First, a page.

It’ll be the launch of a lifetime.
A miniature satellite, built by University of Victoria students, will blast off from the Kennedy Space Center in Florida and venture through the stars this week.
UVic’s satellite, dubbed ORCASat, is scheduled for launch alongside NASA’s SpaceX Falcon 9 rocket on Tuesday at 12:54 p.m., when it will rendezvous with the International Space Station before collecting data for 18 months.
“Basically, we’re trying to drive a tech hub of aerospace here in Victoria,” Stewart Lusk, ORCASat outreach team lead, told CHEK News.
“We will continue to launch satellite’s here out of UVic, so we’re just going to keep doing it. Our launch tomorrow we’re really excited about. We have two students on the ground, so the idea is to live stream them in.”
One of those students is Alex Doknjas, ORCASat tech lead and a recent graduate of UVic’s engineering program, explains Lusk, who’s over the moon about the upcoming launch.
“We do have some high-profile guests, and we do have a large group and it will be a celebration when that rocket launches,” he said.
“It will be exciting, for sure.”
The launch is instantaneous, meaning “it flies at 12:45 Pacific time, or it doesn’t. It either goes or it’s a no-go. Hopefully the weather is good for us and it goes,” added Lusk.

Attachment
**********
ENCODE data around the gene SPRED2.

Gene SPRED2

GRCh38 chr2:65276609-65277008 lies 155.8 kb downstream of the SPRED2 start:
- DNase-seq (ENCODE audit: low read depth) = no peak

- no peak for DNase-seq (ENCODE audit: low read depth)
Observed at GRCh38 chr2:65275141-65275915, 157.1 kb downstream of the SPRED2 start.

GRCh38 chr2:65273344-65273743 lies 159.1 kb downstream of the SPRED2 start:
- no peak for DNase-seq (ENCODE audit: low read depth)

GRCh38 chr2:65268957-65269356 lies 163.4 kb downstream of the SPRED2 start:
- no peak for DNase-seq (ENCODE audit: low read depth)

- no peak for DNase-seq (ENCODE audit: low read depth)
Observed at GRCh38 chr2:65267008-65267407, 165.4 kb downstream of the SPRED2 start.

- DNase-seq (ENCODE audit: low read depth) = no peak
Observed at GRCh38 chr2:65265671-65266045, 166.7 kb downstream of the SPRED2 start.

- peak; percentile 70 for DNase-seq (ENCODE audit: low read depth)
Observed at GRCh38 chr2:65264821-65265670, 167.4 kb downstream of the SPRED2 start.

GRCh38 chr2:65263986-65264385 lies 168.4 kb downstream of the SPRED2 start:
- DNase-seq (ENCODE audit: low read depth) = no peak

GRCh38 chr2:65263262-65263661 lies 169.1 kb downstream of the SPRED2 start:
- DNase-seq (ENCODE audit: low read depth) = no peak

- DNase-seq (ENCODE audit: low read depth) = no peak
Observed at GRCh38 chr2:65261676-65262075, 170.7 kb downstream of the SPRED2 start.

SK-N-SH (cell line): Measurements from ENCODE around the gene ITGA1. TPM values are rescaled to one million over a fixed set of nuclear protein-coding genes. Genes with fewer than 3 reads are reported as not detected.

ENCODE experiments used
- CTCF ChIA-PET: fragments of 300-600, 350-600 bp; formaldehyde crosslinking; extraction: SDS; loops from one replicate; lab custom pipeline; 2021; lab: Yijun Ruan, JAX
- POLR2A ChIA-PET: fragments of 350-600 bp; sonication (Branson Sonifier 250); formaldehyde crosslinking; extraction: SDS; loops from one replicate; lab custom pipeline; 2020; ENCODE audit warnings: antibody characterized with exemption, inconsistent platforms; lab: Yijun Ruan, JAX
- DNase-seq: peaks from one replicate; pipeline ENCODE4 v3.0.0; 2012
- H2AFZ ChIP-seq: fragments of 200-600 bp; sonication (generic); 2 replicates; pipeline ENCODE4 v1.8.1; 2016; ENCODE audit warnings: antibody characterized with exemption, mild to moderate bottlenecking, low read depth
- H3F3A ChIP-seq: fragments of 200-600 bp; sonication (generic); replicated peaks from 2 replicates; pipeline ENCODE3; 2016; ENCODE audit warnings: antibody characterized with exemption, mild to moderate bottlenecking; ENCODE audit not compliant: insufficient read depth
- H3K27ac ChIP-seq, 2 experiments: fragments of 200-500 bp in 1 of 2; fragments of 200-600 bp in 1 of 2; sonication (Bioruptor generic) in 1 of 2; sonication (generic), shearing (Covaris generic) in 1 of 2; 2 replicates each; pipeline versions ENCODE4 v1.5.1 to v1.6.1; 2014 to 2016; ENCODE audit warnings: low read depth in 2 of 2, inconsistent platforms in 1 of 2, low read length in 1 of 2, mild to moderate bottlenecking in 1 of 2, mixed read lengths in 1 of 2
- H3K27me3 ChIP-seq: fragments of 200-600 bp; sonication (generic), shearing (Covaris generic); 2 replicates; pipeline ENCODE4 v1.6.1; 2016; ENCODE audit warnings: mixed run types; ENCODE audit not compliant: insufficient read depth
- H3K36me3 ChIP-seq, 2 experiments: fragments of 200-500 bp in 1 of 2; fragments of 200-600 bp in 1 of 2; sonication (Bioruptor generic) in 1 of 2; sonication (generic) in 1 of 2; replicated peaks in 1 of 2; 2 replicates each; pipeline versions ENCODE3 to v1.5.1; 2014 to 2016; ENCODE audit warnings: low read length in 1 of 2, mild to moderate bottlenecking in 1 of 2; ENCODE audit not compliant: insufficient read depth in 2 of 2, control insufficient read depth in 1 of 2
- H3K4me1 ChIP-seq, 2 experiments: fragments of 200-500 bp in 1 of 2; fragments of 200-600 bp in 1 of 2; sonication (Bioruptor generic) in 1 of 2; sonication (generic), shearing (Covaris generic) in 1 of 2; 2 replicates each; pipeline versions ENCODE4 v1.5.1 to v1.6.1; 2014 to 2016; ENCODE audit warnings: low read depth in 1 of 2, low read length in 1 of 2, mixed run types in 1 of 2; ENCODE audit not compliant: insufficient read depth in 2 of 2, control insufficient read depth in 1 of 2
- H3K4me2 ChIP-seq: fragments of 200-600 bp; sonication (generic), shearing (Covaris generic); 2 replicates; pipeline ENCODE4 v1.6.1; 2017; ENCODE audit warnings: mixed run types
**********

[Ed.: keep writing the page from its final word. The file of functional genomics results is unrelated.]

Working with ORCASat engineering students, the satellite also came to fruition thanks to scientists led by the Canada Research Chair and UVic aerospace systems engineer, Afzal Suleman, the university noted in a release.
“The UVic satellite won a national competition, the Canadian CubeSat Project by the Canadian Space Agency and, as a result, is one of two post-secondary projects from Canada chosen to be part of this week’s launch,” it said.
While 10 grants were given, Lusk says only two satellites are going up in “batch one,” which, in addition to ORCASat, includes LORIS built at Dalhousie University in Halifax, NS.
“Once set in orbit around our planet, ORCASat will provide a unique artificial star reference for ground-based telescopes, helping contribute to the precise calibration of space instrumentation that measures the brightness of stars and supernovae,” UVic said.
Live coverage of the launch will air on NASA Live.